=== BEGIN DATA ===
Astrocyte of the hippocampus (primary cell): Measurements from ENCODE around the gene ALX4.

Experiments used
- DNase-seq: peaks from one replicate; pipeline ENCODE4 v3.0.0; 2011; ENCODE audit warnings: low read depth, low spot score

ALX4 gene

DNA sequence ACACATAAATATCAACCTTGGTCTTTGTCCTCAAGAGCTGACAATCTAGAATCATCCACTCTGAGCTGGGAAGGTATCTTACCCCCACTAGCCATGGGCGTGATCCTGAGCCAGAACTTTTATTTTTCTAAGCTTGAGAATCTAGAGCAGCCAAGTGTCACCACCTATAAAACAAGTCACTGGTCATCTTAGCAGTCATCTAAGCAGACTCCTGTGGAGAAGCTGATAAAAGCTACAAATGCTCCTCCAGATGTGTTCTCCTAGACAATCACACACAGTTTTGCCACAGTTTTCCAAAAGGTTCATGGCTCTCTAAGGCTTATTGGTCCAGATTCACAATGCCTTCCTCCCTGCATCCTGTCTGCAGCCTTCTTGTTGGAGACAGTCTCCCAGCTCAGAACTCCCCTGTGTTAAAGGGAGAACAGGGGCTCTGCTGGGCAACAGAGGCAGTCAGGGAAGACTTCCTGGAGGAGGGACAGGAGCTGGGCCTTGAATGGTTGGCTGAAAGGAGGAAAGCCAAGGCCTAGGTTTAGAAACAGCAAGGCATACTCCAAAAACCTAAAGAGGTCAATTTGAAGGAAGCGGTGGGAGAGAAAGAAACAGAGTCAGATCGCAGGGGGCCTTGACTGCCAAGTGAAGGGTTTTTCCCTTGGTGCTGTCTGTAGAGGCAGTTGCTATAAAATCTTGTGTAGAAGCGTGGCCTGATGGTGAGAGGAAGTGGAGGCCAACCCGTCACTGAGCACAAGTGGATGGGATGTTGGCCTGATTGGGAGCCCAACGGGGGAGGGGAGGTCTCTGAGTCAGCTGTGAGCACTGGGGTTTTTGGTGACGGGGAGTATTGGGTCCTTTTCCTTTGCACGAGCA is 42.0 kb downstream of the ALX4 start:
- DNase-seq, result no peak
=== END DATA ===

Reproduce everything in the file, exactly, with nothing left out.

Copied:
Astrocyte of the hippocampus (primary cell): Measurements from ENCODE around the gene ALX4.

Experiments used
- DNase-seq: peaks from one replicate; pipeline ENCODE4 v3.0.0; 2011; ENCODE audit warnings: low read depth, low spot score

ALX4 gene

DNA sequence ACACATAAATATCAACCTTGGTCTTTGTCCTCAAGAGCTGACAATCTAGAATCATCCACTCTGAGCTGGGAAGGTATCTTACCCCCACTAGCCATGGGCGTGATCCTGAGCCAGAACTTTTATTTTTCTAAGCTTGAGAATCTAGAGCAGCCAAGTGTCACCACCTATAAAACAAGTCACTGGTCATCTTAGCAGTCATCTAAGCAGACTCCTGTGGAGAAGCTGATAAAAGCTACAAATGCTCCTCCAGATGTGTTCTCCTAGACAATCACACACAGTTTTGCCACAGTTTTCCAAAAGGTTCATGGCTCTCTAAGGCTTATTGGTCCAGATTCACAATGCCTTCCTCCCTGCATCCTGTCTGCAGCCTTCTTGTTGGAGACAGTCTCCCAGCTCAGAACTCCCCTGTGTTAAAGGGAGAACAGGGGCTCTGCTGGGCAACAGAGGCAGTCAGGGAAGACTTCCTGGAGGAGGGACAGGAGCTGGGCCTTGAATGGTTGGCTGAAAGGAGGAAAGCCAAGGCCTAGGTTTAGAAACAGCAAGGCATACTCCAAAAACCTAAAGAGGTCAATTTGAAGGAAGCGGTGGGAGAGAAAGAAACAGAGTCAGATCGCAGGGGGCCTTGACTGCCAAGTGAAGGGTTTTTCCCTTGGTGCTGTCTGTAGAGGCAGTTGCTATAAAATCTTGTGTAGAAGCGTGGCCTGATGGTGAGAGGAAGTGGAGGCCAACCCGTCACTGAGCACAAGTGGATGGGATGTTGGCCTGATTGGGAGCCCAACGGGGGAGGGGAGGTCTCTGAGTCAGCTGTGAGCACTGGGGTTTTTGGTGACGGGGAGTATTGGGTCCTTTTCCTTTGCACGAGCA is 42.0 kb downstream of the ALX4 start:
- DNase-seq, result no peak